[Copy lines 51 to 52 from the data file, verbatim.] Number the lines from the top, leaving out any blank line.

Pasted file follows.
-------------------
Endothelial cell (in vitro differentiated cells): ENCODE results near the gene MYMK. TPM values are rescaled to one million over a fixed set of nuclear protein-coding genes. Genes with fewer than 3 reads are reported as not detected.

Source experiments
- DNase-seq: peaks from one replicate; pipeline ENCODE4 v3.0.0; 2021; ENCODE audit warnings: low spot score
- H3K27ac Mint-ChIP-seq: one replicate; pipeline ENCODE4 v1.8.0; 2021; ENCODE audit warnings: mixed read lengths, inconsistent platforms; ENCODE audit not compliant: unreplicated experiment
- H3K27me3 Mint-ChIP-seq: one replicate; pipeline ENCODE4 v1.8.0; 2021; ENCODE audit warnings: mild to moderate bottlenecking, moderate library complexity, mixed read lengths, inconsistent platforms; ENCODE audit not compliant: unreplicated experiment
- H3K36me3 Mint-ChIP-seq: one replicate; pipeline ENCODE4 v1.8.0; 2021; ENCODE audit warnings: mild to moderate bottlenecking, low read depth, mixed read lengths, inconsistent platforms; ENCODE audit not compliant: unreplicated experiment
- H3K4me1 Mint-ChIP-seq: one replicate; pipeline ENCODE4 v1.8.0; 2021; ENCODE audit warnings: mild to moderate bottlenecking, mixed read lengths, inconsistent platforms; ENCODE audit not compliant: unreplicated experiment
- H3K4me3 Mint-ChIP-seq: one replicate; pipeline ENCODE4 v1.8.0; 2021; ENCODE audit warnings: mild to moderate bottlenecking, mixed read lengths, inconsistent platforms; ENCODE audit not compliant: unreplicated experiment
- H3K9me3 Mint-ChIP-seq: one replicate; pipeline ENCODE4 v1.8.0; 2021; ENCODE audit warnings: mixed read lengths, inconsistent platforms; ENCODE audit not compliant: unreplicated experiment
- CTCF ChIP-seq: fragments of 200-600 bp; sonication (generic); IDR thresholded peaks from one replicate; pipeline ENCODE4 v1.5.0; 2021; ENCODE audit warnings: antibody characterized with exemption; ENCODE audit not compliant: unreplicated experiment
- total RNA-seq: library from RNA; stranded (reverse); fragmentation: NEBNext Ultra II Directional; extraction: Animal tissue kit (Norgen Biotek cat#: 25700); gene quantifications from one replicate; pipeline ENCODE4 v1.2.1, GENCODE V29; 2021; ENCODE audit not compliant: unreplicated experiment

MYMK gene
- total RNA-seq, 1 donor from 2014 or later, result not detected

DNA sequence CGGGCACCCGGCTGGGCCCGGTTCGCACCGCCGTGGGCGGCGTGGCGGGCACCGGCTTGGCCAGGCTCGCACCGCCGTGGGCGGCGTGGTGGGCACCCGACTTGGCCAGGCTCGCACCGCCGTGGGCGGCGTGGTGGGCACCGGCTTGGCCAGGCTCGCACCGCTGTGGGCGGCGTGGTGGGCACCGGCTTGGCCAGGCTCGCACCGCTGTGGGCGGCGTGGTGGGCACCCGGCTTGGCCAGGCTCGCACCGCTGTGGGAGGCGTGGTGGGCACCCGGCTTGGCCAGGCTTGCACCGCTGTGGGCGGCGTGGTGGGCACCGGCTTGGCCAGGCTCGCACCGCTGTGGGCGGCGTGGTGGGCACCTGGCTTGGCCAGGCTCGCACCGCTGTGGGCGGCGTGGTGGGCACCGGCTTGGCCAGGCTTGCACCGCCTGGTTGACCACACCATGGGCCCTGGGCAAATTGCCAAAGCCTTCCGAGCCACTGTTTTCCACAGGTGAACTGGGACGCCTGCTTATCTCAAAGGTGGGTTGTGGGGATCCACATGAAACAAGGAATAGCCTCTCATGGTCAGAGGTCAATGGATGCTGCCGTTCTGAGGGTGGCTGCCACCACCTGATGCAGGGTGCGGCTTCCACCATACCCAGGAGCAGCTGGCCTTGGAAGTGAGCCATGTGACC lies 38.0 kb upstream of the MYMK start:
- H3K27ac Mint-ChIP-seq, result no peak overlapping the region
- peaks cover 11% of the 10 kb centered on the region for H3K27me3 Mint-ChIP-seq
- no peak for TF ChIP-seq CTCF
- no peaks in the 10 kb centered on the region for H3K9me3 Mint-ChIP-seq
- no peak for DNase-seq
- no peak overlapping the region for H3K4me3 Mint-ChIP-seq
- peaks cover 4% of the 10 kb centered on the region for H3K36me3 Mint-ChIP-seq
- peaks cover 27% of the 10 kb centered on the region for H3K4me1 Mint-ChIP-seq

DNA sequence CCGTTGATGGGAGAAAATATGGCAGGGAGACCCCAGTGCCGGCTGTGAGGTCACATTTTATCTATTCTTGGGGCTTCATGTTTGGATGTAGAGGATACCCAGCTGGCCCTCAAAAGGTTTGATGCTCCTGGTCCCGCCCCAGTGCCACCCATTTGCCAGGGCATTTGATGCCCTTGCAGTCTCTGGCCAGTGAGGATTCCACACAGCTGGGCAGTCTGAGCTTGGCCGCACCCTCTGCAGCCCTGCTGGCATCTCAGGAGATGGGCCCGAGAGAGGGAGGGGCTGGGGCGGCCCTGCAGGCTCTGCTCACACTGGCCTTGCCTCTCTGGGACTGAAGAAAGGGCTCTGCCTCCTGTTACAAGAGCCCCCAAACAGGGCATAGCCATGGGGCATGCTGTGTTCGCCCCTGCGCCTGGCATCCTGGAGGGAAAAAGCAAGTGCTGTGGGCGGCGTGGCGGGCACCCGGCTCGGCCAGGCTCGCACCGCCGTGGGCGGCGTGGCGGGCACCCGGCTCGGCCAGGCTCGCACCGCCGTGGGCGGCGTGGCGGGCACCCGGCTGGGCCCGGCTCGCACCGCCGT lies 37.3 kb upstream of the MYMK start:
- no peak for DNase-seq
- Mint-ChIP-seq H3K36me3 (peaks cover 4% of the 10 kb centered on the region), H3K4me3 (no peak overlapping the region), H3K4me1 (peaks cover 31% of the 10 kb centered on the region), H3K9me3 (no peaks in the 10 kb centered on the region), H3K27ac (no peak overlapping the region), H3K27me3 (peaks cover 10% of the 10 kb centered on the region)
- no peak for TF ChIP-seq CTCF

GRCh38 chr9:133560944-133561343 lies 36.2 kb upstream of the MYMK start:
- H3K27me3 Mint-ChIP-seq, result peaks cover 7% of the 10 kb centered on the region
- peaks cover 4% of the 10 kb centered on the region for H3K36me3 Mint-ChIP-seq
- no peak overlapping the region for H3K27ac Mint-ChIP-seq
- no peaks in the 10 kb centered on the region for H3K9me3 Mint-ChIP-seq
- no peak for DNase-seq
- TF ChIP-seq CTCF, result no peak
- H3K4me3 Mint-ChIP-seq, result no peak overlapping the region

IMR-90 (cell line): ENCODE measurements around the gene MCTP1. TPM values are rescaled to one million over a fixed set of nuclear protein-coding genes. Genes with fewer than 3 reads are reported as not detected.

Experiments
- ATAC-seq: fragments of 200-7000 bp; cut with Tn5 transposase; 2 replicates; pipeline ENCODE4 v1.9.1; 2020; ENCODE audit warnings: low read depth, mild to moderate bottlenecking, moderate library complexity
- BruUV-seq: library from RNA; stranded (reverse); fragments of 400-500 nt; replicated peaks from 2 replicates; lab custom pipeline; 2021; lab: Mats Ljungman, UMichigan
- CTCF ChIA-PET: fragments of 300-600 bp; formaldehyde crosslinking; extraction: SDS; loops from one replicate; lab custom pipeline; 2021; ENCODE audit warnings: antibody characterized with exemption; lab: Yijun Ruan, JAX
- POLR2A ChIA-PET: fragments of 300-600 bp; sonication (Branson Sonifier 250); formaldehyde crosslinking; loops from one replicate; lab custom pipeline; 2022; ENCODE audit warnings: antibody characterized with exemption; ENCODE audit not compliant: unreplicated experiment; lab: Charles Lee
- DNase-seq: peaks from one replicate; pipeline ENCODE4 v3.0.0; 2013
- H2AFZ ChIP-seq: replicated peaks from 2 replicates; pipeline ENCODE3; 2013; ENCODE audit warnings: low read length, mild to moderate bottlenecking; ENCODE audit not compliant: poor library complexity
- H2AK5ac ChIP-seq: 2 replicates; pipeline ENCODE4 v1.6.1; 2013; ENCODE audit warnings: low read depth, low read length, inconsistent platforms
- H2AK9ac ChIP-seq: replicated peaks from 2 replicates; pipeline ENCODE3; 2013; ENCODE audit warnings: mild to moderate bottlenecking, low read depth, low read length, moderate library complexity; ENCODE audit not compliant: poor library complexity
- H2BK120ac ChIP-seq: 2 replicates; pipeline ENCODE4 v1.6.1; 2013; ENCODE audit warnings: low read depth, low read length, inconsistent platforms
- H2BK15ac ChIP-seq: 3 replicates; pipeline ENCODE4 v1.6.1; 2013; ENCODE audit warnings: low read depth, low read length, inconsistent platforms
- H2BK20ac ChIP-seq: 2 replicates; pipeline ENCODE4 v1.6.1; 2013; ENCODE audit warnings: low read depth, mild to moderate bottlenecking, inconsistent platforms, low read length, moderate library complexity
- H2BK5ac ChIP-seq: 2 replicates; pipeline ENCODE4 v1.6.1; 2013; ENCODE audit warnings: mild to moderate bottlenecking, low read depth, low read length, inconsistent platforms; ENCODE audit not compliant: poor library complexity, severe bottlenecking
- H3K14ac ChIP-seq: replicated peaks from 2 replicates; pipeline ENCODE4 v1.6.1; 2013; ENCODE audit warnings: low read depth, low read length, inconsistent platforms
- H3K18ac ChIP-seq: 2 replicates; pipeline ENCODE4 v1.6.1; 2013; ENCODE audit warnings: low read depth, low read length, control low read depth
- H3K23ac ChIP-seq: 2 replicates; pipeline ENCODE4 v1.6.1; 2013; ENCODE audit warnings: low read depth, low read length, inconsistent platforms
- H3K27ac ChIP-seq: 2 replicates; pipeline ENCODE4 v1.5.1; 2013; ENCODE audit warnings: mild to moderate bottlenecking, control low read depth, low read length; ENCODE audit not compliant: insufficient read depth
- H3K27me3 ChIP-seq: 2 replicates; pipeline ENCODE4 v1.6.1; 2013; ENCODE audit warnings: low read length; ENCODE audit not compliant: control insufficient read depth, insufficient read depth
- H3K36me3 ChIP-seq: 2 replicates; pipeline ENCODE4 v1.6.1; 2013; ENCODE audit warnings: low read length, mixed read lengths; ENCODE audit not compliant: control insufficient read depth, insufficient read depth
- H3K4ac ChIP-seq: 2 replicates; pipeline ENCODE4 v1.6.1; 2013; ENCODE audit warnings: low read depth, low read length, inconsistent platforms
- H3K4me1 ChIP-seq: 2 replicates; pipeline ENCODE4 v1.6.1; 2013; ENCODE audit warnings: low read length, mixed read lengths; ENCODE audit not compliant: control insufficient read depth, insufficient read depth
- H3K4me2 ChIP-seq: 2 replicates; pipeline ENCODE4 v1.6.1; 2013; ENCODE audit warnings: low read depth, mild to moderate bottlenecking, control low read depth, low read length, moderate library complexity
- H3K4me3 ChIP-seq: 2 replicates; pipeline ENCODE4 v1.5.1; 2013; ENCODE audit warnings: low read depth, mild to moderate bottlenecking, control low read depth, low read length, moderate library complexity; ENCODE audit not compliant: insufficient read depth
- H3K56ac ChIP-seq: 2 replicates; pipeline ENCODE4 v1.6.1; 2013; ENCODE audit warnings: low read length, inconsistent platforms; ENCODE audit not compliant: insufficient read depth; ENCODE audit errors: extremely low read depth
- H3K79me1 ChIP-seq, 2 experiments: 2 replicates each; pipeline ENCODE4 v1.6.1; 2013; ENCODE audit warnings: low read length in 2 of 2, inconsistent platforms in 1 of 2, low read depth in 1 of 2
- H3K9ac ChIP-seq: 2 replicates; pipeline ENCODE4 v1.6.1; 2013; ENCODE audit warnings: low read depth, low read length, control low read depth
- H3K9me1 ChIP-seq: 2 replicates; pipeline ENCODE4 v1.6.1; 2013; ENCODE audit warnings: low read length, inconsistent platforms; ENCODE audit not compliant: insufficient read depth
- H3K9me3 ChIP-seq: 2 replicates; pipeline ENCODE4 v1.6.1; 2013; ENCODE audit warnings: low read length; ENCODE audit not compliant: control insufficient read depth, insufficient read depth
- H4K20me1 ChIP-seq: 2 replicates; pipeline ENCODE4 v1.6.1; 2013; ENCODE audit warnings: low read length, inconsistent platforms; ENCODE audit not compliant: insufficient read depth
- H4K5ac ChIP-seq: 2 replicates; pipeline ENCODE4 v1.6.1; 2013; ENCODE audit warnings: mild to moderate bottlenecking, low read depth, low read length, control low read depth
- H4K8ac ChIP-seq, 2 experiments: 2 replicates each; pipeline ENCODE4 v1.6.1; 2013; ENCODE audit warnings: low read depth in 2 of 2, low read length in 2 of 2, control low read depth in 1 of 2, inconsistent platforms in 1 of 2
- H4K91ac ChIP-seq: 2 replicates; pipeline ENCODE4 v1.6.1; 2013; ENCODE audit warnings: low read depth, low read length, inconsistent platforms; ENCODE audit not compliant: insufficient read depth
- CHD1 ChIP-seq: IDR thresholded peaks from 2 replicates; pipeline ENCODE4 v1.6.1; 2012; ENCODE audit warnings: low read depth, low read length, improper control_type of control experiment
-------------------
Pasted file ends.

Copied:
- H3K23ac ChIP-seq: 2 replicates; pipeline ENCODE4 v1.6.1; 2013; ENCODE audit warnings: low read depth, low read length, inconsistent platforms
- H3K27ac ChIP-seq: 2 replicates; pipeline ENCODE4 v1.5.1; 2013; ENCODE audit warnings: mild to moderate bottlenecking, control low read depth, low read length; ENCODE audit not compliant: insufficient read depth